Jane Lindholm

Host, Vermont Edition & But Why

Jane Lindholm hosts the award-winning Vermont Public Radio program Vermont Edition. She is also the host and creator of But Why: A Podcast For Curious Kids.

Jane joined VPR in 2007 to expand Vermont Edition from a weekly pilot into the flagship daily newsmagazine it is today. She has been recognized with regional and national awards for interviewing and use of sound.

Before returning to her native Vermont, Jane served as director/producer for the national program Marketplace, based in Los Angeles. Jane began her journalism career in 2001, when she joined National Public Radio (NPR) as an Editorial/Production Assistant for Radio Expeditions, a co-production of NPR and the National Geographic Society. During her time at NPR, she also worked with NPR's Talk of the Nation and Weekend Edition Saturday.

Jane graduated from Harvard University with a B.A. in Anthropology and has worked as writer and editor for Let’s Go Travel Guides. In her free time, Jane enjoys nature writing and photography. She has had her photojournalism picked up by the BBC World Service and combines photography and nature writing on her blog, CommonWanderer.com. She lives in Monkton.

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The prospects for legalization of marijuana face a big moment this week: the Vermont House will take up a floor debate over whether to legalize possession of some amounts of pot in Vermont.

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The effects of a mental illness almost always stretch beyond just one person. Being the family member of someone with a mental health condition comes with unique challenges, and providing support to a struggling loved one can be both draining and heartbreaking.

Law enforcement officers increasingly find themselves interacting with people in the midst of a mental health crisis.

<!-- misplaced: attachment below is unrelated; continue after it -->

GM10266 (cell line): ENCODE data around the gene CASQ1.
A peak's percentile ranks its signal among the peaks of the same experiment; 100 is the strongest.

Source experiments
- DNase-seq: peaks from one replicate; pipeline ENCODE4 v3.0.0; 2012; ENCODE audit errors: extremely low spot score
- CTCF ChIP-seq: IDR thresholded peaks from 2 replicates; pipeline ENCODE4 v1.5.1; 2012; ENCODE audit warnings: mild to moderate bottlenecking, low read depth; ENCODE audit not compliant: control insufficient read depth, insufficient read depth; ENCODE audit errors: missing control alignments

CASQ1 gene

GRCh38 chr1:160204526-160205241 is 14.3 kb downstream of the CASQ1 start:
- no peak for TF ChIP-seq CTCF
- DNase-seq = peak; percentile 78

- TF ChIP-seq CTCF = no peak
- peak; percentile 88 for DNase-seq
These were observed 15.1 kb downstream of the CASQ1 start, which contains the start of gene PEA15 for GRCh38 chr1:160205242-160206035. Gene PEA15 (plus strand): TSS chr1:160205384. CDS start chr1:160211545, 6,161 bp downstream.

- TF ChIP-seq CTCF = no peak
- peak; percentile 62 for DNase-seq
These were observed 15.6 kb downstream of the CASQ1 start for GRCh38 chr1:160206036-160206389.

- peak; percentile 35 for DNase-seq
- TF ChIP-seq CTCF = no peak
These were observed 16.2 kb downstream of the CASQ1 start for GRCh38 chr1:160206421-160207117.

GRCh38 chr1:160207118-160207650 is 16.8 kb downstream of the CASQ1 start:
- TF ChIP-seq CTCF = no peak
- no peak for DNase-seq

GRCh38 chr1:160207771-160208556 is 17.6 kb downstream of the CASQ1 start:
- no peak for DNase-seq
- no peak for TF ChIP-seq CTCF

A state law now requires all officers to get eight hours of training in how to deal with these kinds of situations. There's also an additional voluntary program some officers have enrolled in that is designed to train mental health workers and the police in how to work together in an emergency.

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It's not easy to watch anyone struggle with mental health issues, but it might be even more difficult to see children battle mental illness. According the National Institute of Mental Health, half of all lifetime cases of mental illness begin by age 14.

One thing common to many people with mental health conditions is that they can be helped by a strong support network of friends and family. But keeping those folks in the loop can be hard. And if doctors are involved, things can be complicated by a strict federal privacy law known as HIPAA.

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Why is mental health so hard to talk about? If conditions like depression, anxiety, or even schizophrenia can have such massive impacts on people's lives, why can it feel like weakness to get help? We're continuing our week of mental health coverage by focusing in on the stigma around mental health, and how to move past it.

Copley Hospital

People who are suffering psychiatric episodes can end up in the emergency rooms of community hospitals, where doctors and nurses say they are not equipped to provide the treatment these patients need. As Vermont Edition begins a week-long exploration of mental health care in Vermont, we look at the problem of emergency psychiatric care.